Recently, a relative was bitten by a dog, and the incident emphasized that you need to take such things seriously and pay attention to making sure things get taken care of properly.
So what should you do if you’ve been bitten?
1) Identify the dog.
- You need to know who the dog is, and who owns it. If you can’t identify the dog, you have to assume it’s rabid (even though it’s extremely unlikely) and get treated with a series of vaccinations.
2) Get medical care as needed.
- Bites can be associated with significant trauma and risk of infection. Getting to a doctor is particularly important if the bite is severe, occurs at a high risk body site (e.g. over the hands, joints, tendons and nerves, groin, prosthetic devices) or if you are at higher risk of infection (e.g. immunocompromised, don’t have a functional spleen, very young or very old, pregnant). If in doubt, go to a doctor to be on the safe side.
Once you’ve done this, it’s important to make sure that the offending dog actually doesn’t have rabies. If you go to a doctor, they will (in most regions) report the bite directly to public health. Public health inspectors will investigate the rabies vaccination status of the animal and ensure that it is quarantined for 10 days. If the dog has rabies and is infectious, it will develop signs of infection within this 10 day period. If the dog is healthy after 10 days, it did not have rabies at the time of the bite.
Seems pretty simple, eh?
Unfortunately, there are a few places where this process can break down.
Reporting: All bites need to be reported. Bites that do not result in people going to the hospital may be missed. You don’t need a serious bite to contract rabies (or another serious infection).
Public health follow-up: This is hopefully not an issue, but you should make sure that public health has investigated, and done so promptly. Don’t be afraid to call to find out the status of the investigation, and make sure information has flowed quickly from the physician to a public health inspector. Hopefully they’ll be in touch with you, but don’t be afraid to initiate contact. The main issue with follow-up relates to the next point:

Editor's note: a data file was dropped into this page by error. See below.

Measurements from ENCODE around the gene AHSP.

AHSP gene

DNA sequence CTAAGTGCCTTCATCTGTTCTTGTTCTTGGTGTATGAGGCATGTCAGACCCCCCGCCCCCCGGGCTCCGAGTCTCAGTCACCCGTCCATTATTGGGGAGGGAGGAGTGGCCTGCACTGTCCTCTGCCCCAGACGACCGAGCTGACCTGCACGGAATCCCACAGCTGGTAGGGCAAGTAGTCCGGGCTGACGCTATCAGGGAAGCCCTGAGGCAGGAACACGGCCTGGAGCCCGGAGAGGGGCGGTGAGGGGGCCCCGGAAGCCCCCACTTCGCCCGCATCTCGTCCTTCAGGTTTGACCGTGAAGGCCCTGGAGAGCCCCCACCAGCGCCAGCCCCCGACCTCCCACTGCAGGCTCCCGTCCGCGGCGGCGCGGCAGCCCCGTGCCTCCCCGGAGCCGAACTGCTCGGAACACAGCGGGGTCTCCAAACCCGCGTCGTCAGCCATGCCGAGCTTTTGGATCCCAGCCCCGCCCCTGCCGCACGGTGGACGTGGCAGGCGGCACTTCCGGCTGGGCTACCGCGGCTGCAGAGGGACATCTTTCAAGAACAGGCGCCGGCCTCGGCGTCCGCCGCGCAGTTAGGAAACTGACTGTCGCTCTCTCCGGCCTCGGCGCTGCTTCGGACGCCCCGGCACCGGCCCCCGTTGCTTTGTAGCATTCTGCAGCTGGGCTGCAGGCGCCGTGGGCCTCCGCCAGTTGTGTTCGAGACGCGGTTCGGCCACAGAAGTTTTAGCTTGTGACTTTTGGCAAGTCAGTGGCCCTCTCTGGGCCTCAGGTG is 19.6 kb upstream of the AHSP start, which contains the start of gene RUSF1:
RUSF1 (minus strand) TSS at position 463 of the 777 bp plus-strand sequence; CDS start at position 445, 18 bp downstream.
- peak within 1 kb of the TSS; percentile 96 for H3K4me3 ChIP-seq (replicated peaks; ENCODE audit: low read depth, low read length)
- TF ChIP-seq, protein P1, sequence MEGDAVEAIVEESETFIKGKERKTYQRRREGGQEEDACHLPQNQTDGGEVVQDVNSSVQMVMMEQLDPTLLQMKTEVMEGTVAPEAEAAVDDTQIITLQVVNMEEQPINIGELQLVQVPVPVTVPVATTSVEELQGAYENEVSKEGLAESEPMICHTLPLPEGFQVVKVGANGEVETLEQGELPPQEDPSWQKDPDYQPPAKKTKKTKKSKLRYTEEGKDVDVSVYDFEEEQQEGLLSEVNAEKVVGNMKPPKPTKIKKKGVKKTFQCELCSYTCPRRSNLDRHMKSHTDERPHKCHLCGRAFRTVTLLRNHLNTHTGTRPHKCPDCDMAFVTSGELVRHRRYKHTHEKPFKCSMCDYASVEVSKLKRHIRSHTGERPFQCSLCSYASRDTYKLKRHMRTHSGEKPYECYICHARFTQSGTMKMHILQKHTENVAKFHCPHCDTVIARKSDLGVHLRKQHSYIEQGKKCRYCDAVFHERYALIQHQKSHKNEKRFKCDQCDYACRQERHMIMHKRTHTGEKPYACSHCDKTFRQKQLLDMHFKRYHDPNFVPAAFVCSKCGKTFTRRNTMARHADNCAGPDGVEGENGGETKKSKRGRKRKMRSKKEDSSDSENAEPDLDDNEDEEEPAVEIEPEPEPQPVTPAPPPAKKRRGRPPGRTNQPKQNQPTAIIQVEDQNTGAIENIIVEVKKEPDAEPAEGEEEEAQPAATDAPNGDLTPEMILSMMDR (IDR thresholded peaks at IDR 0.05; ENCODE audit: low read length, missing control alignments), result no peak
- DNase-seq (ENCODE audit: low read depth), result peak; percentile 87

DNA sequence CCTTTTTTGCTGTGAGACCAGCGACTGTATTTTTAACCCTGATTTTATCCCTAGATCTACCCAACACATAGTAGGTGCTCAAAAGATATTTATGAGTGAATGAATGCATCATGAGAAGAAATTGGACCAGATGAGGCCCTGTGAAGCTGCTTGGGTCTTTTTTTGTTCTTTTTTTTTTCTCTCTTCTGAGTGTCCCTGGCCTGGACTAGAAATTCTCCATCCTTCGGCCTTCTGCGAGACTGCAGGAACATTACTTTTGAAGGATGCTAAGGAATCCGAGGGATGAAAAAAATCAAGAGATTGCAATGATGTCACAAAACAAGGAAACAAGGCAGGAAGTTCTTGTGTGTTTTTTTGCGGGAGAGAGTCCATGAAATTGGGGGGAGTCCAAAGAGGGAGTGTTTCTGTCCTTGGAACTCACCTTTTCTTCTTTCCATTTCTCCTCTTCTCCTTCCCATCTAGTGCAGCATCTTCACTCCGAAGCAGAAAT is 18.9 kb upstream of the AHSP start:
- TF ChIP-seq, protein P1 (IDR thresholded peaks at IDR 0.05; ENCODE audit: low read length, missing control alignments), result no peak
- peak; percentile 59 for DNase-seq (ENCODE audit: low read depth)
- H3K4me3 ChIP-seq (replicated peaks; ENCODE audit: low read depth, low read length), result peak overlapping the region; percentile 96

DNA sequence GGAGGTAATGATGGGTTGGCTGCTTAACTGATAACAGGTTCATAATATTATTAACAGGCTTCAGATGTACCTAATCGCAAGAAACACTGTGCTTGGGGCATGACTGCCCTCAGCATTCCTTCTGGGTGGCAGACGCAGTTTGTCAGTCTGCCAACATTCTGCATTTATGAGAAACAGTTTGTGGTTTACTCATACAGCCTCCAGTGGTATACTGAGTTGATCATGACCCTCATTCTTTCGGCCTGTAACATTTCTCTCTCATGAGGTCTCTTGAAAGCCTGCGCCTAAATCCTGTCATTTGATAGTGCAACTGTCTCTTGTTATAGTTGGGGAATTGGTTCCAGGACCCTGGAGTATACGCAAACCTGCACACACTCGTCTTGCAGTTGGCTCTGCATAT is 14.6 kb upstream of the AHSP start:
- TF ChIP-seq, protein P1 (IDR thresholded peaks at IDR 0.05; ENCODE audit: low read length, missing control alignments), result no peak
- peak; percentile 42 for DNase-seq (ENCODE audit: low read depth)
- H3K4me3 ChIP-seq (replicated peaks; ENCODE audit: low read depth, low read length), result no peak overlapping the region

Prompt euthanasia of the dog: Sometimes, people will decide to euthanize a dog after a bite, because it’s done it before, because they consider any bite unacceptable, and/or they fear for family members or legal liability. Dogs (or cats) that have bitten someone must not be euthanized before the 10 day quarantine period is over. If the dog is euthanized and the body is not available for testing, you have to consider the dog rabid and undergo post-exposure treatment. Veterinarians are required to ask whether a dog has bitten someone in the preceding 10 days prior to performing euthanasia, but it’s possible that this could be missed, or people may not tell the truth because they want to have the dog put down ASAP. This is why public health inspectors need to investigate promptly – to provide another level of assurance that the animal is not euthanized inappropriately. You should follow up with public health to make sure things are underway and the dog is quarantined.
Rabies associated with dog bites is extremely rare in Canada (and many other countries) but still kills tens of thousands of people every year, mainly in Asia and the Middle East. Considering it’s almost invariably fatal and pretty much 100% preventable, you need to pay attention to the risks, no matter how small.